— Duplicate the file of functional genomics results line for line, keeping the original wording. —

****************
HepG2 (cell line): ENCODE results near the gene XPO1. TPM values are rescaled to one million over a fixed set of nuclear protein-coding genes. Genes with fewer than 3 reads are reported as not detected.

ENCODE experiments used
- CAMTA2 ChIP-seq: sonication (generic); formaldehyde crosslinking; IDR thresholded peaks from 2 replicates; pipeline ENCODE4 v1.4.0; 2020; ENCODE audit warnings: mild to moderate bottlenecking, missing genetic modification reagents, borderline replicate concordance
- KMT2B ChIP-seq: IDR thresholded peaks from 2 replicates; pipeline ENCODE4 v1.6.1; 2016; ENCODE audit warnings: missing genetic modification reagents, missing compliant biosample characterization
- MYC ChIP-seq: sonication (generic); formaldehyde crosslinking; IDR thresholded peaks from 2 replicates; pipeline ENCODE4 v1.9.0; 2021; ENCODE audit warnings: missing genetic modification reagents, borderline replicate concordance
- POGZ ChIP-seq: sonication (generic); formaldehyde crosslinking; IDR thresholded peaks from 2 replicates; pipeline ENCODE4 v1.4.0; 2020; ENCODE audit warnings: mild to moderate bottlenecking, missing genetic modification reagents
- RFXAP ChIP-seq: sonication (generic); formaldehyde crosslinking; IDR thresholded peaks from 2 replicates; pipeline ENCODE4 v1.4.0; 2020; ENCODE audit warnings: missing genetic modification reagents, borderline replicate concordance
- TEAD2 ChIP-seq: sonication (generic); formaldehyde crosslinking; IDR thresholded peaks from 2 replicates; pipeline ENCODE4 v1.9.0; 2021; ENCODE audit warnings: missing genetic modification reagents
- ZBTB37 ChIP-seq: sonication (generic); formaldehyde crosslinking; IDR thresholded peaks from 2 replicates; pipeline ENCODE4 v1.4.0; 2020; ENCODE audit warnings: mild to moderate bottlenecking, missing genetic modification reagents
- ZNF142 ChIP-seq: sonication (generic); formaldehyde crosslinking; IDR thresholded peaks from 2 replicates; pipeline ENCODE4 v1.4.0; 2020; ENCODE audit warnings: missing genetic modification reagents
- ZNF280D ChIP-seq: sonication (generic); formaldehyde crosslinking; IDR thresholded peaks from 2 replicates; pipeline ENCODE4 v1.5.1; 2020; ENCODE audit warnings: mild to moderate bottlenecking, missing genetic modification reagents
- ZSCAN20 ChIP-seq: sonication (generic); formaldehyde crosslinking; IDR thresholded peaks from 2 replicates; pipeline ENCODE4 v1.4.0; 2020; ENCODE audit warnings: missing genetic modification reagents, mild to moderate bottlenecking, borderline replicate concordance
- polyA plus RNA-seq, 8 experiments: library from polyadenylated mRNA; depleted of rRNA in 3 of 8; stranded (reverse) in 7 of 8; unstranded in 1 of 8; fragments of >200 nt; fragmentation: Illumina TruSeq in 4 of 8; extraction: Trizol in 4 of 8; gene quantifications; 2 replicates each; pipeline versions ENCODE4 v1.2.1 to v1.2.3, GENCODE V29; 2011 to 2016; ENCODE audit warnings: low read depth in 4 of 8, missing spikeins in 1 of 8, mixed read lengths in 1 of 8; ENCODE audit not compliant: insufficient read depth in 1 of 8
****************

HepG2 (cell line): ENCODE results near the gene XPO1. TPM values are rescaled to one million over a fixed set of nuclear protein-coding genes. Genes with fewer than 3 reads are reported as not detected.

ENCODE experiments used
- CAMTA2 ChIP-seq: sonication (generic); formaldehyde crosslinking; IDR thresholded peaks from 2 replicates; pipeline ENCODE4 v1.4.0; 2020; ENCODE audit warnings: mild to moderate bottlenecking, missing genetic modification reagents, borderline replicate concordance
- KMT2B ChIP-seq: IDR thresholded peaks from 2 replicates; pipeline ENCODE4 v1.6.1; 2016; ENCODE audit warnings: missing genetic modification reagents, missing compliant biosample characterization
- MYC ChIP-seq: sonication (generic); formaldehyde crosslinking; IDR thresholded peaks from 2 replicates; pipeline ENCODE4 v1.9.0; 2021; ENCODE audit warnings: missing genetic modification reagents, borderline replicate concordance
- POGZ ChIP-seq: sonication (generic); formaldehyde crosslinking; IDR thresholded peaks from 2 replicates; pipeline ENCODE4 v1.4.0; 2020; ENCODE audit warnings: mild to moderate bottlenecking, missing genetic modification reagents
- RFXAP ChIP-seq: sonication (generic); formaldehyde crosslinking; IDR thresholded peaks from 2 replicates; pipeline ENCODE4 v1.4.0; 2020; ENCODE audit warnings: missing genetic modification reagents, borderline replicate concordance
- TEAD2 ChIP-seq: sonication (generic); formaldehyde crosslinking; IDR thresholded peaks from 2 replicates; pipeline ENCODE4 v1.9.0; 2021; ENCODE audit warnings: missing genetic modification reagents
- ZBTB37 ChIP-seq: sonication (generic); formaldehyde crosslinking; IDR thresholded peaks from 2 replicates; pipeline ENCODE4 v1.4.0; 2020; ENCODE audit warnings: mild to moderate bottlenecking, missing genetic modification reagents
- ZNF142 ChIP-seq: sonication (generic); formaldehyde crosslinking; IDR thresholded peaks from 2 replicates; pipeline ENCODE4 v1.4.0; 2020; ENCODE audit warnings: missing genetic modification reagents
- ZNF280D ChIP-seq: sonication (generic); formaldehyde crosslinking; IDR thresholded peaks from 2 replicates; pipeline ENCODE4 v1.5.1; 2020; ENCODE audit warnings: mild to moderate bottlenecking, missing genetic modification reagents
- ZSCAN20 ChIP-seq: sonication (generic); formaldehyde crosslinking; IDR thresholded peaks from 2 replicates; pipeline ENCODE4 v1.4.0; 2020; ENCODE audit warnings: missing genetic modification reagents, mild to moderate bottlenecking, borderline replicate concordance
- polyA plus RNA-seq, 8 experiments: library from polyadenylated mRNA; depleted of rRNA in 3 of 8; stranded (reverse) in 7 of 8; unstranded in 1 of 8; fragments of >200 nt; fragmentation: Illumina TruSeq in 4 of 8; extraction: Trizol in 4 of 8; gene quantifications; 2 replicates each; pipeline versions ENCODE4 v1.2.1 to v1.2.3, GENCODE V29; 2011 to 2016; ENCODE audit warnings: low read depth in 4 of 8, missing spikeins in 1 of 8, mixed read lengths in 1 of 8; ENCODE audit not compliant: insufficient read depth in 1 of 8